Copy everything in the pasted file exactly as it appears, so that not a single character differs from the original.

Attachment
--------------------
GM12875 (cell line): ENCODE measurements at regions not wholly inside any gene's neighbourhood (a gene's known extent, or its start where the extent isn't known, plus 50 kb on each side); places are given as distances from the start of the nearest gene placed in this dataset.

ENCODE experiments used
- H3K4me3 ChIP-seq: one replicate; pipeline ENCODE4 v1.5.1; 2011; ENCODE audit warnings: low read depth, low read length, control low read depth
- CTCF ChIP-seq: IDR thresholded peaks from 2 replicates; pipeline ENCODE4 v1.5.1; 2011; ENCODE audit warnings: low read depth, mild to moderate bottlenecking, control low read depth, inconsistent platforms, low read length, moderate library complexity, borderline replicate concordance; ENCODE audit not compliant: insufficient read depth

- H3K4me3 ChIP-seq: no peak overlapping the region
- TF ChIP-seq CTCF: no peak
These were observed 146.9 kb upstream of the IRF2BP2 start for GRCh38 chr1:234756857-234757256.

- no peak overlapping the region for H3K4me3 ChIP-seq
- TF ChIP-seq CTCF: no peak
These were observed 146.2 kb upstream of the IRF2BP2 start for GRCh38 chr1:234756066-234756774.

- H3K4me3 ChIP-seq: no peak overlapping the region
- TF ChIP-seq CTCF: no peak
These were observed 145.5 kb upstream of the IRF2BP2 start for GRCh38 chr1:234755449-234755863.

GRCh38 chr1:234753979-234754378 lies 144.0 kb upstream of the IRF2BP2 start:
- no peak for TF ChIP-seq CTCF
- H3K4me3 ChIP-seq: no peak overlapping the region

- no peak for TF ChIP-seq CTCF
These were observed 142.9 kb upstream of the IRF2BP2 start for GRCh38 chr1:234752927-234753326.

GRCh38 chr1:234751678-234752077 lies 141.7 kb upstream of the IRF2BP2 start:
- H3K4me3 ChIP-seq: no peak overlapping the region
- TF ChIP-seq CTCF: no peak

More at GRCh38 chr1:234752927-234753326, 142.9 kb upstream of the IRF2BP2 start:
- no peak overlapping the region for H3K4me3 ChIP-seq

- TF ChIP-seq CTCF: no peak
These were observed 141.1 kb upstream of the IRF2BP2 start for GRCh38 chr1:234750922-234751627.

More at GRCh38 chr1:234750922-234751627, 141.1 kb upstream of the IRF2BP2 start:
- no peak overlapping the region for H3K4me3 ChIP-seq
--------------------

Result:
GM12875 (cell line): ENCODE measurements at regions not wholly inside any gene's neighbourhood (a gene's known extent, or its start where the extent isn't known, plus 50 kb on each side); places are given as distances from the start of the nearest gene placed in this dataset.

ENCODE experiments used
- H3K4me3 ChIP-seq: one replicate; pipeline ENCODE4 v1.5.1; 2011; ENCODE audit warnings: low read depth, low read length, control low read depth
- CTCF ChIP-seq: IDR thresholded peaks from 2 replicates; pipeline ENCODE4 v1.5.1; 2011; ENCODE audit warnings: low read depth, mild to moderate bottlenecking, control low read depth, inconsistent platforms, low read length, moderate library complexity, borderline replicate concordance; ENCODE audit not compliant: insufficient read depth

- H3K4me3 ChIP-seq: no peak overlapping the region
- TF ChIP-seq CTCF: no peak
These were observed 146.9 kb upstream of the IRF2BP2 start for GRCh38 chr1:234756857-234757256.

- no peak overlapping the region for H3K4me3 ChIP-seq
- TF ChIP-seq CTCF: no peak
These were observed 146.2 kb upstream of the IRF2BP2 start for GRCh38 chr1:234756066-234756774.

- H3K4me3 ChIP-seq: no peak overlapping the region
- TF ChIP-seq CTCF: no peak
These were observed 145.5 kb upstream of the IRF2BP2 start for GRCh38 chr1:234755449-234755863.

GRCh38 chr1:234753979-234754378 lies 144.0 kb upstream of the IRF2BP2 start:
- no peak for TF ChIP-seq CTCF
- H3K4me3 ChIP-seq: no peak overlapping the region

- no peak for TF ChIP-seq CTCF
These were observed 142.9 kb upstream of the IRF2BP2 start for GRCh38 chr1:234752927-234753326.

GRCh38 chr1:234751678-234752077 lies 141.7 kb upstream of the IRF2BP2 start:
- H3K4me3 ChIP-seq: no peak overlapping the region
- TF ChIP-seq CTCF: no peak

More at GRCh38 chr1:234752927-234753326, 142.9 kb upstream of the IRF2BP2 start:
- no peak overlapping the region for H3K4me3 ChIP-seq

- TF ChIP-seq CTCF: no peak
These were observed 141.1 kb upstream of the IRF2BP2 start for GRCh38 chr1:234750922-234751627.

More at GRCh38 chr1:234750922-234751627, 141.1 kb upstream of the IRF2BP2 start:
- no peak overlapping the region for H3K4me3 ChIP-seq